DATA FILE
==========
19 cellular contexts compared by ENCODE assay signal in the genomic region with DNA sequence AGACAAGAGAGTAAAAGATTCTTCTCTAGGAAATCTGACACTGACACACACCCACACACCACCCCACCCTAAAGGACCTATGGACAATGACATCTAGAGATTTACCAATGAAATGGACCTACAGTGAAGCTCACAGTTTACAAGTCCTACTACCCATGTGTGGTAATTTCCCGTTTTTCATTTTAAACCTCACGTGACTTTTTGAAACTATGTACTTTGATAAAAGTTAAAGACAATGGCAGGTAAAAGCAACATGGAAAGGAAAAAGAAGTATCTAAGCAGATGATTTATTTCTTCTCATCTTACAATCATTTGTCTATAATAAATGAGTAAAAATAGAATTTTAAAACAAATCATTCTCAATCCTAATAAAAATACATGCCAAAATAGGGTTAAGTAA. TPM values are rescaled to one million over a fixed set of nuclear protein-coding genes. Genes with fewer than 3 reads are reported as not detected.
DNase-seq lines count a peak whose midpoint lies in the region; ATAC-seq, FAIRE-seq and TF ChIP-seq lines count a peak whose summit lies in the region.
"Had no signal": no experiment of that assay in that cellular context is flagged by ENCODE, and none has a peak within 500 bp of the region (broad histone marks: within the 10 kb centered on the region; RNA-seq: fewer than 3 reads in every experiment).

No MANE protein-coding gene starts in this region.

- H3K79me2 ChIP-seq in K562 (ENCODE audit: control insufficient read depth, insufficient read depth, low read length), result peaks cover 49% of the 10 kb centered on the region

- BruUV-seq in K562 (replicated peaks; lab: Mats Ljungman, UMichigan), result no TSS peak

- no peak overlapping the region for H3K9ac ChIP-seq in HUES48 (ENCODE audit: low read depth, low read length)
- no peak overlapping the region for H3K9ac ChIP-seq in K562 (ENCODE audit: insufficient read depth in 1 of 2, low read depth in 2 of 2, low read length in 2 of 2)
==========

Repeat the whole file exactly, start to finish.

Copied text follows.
19 cellular contexts compared by ENCODE assay signal in the genomic region with DNA sequence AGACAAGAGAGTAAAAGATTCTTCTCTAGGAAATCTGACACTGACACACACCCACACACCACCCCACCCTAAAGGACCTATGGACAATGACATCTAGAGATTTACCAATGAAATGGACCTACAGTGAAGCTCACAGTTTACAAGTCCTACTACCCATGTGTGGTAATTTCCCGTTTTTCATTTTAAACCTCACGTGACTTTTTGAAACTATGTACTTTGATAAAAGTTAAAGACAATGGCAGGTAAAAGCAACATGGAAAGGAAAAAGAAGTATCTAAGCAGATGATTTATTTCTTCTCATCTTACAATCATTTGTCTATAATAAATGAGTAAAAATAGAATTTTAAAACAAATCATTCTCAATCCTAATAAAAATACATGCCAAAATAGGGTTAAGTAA. TPM values are rescaled to one million over a fixed set of nuclear protein-coding genes. Genes with fewer than 3 reads are reported as not detected.
DNase-seq lines count a peak whose midpoint lies in the region; ATAC-seq, FAIRE-seq and TF ChIP-seq lines count a peak whose summit lies in the region.
"Had no signal": no experiment of that assay in that cellular context is flagged by ENCODE, and none has a peak within 500 bp of the region (broad histone marks: within the 10 kb centered on the region; RNA-seq: fewer than 3 reads in every experiment).

No MANE protein-coding gene starts in this region.

- H3K79me2 ChIP-seq in K562 (ENCODE audit: control insufficient read depth, insufficient read depth, low read length), result peaks cover 49% of the 10 kb centered on the region

- BruUV-seq in K562 (replicated peaks; lab: Mats Ljungman, UMichigan), result no TSS peak

- no peak overlapping the region for H3K9ac ChIP-seq in HUES48 (ENCODE audit: low read depth, low read length)
- no peak overlapping the region for H3K9ac ChIP-seq in K562 (ENCODE audit: insufficient read depth in 1 of 2, low read depth in 2 of 2, low read length in 2 of 2)